4. Aggrieved by the Judgment and order passed by the Sessions Judge, the appellants preferred Criminal Appeal No. 509 of 2001 before the High Court which has been partly allowed by the High Court by the judgment and order impugned in this appeal. The High Court upon a fresh appraisal of the evidence adduced by the prosecution and the defence came to the conclusion that the former had failed to establish the charge under Section 302 read with Section 149 of the IPC framed against the respondents. The High Court observed:
- "In the instant case from the deposition of Dr. Mathur, it is more than clear that all the injuries found on the persons of the deceased were simple in nature. Three injuries were found by pointed object and other were abrasions. It is not in dispute that the three injuries found on the person of Piru were all simple in nature and by blunt object. The injured Shambhu Lal received two grievous injuries on left wrist and right leg by blunt object and one simple injury on left little finger by sharp object."
- "Consequently, the appeal is allowed in part. The appellants are acquitted of the charge punishable under Section 302/149 of the I.P.C. Regarding other offences the findings of guilt arrived at by the learned trial Court is maintained. So far as the question of sentence is concerned, the Appellants are in custody w.e.f. 24.1.2000. In the totality of circumstances, we are of the view that in the circumstances of the case a sentence of imprisonment already undergone would meet the ends of justice. Consequently, the sentence awarded to the appellants is modified to the extent that they are awarded the sentence already undergone by them. The judgment of the learned Court shall stand modified accordingly. The appeal is disposed of in the manner indicated above. The appellants shall be released forthwith, if not needed in connection with any other case."
7. It is noteworthy that the Trial court had placed heavy reliance upon the presence of blood clots below the scalp and inside the middle portion of the skull of the deceased to come to the conclusion that the death may have been caused by the injuries on the head which is a vital part of the body. The Trial Court obviously failed to note that there was no external injury reported by the doctor on any part of the head. If the respondents really intended to commit the murder of the deceased and if they were armed with weapons like this and Dhariyas of which the latter is a sharp-edged weapon, it is difficult to appreciate why they would not have attacked any vital part of his body. The absence of any injury on any vital part and particularly the absence of external injury on the skull clearly show that the accused had not intended to cause the death of the deceased nor caused any bodily injury as was likely to cause death.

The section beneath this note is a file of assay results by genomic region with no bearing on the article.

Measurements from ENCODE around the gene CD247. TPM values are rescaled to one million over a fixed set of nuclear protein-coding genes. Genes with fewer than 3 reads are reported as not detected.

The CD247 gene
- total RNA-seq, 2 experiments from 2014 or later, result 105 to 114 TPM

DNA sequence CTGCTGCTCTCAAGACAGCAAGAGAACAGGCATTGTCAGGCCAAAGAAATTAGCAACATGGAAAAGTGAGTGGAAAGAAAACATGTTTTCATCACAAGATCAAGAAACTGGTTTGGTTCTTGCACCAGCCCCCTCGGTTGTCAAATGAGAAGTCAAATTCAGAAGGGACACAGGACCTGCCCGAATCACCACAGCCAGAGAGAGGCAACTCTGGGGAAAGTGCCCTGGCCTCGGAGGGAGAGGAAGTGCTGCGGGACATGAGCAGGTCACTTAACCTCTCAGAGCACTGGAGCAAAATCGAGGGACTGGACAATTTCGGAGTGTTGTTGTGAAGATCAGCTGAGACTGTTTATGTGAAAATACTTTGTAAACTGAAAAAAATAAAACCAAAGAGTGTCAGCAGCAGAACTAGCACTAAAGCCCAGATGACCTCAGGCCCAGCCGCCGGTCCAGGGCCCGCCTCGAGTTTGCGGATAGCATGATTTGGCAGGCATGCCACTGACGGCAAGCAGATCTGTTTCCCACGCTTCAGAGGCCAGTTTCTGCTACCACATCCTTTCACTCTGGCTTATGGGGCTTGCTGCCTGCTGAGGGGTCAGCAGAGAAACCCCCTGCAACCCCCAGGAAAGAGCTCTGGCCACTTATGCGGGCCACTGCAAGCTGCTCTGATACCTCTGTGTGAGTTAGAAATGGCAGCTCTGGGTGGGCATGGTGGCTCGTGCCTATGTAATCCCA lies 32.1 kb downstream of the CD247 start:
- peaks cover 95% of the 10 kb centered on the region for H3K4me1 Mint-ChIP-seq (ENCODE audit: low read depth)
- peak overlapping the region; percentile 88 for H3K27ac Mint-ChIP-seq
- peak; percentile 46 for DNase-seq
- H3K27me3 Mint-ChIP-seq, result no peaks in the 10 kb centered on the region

8. It is also difficult to attribute any knowledge to the respondents that the injuries inflicted by them were likely to cause death, the same being simple in nature. Even the doctor who conducted the post-mortem did not certify the injuries to be sufficient to cause death in the ordinary course. Such being the state of evidence, the High Court was, in our view, justified in allowing the appeal of the respondents in part and acquitting them of the charge of the murder while maintaining their conviction for the remaining offences with which they were charged. Even on the question of sentence, we do not see any compelling reason to interfere. The incident in question is more than 12 years old. The respondents have already suffered incarceration for four years which should suffice having regard to the totality of the circumstances in which the incident in question appears to have taken place.
9. In the result, this appeal fails and is hereby dismissed